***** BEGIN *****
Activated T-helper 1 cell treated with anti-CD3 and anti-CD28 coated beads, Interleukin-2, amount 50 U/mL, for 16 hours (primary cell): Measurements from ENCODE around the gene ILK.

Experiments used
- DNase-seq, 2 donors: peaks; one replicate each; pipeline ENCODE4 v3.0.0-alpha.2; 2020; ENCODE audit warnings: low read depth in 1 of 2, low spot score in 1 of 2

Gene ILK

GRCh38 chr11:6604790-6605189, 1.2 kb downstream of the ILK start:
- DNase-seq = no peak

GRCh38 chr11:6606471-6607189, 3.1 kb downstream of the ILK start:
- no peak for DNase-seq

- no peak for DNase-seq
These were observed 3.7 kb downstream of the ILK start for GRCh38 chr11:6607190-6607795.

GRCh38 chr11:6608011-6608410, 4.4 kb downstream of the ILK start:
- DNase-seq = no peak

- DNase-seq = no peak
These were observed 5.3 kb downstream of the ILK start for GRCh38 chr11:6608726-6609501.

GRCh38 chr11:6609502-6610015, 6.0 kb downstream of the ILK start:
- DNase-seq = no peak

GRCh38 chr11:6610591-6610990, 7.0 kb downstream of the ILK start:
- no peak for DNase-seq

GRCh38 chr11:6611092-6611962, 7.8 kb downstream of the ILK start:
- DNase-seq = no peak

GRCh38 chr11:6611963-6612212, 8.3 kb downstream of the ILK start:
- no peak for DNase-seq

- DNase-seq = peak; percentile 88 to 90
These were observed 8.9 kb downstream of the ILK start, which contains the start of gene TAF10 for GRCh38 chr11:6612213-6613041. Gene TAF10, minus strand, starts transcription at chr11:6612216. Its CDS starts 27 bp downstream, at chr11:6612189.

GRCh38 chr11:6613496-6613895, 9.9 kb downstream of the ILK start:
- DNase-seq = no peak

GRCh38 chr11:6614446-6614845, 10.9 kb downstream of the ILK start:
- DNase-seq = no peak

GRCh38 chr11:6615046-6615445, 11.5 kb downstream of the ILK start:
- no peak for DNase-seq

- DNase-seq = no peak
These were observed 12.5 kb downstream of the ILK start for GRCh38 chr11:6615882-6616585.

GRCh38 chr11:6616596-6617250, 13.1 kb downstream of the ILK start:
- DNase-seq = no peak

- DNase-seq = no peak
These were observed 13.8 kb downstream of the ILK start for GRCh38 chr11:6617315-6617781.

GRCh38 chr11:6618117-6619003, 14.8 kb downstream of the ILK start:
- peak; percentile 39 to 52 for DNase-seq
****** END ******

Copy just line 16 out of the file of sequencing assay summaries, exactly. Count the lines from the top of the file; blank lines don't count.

- DNase-seq = no peak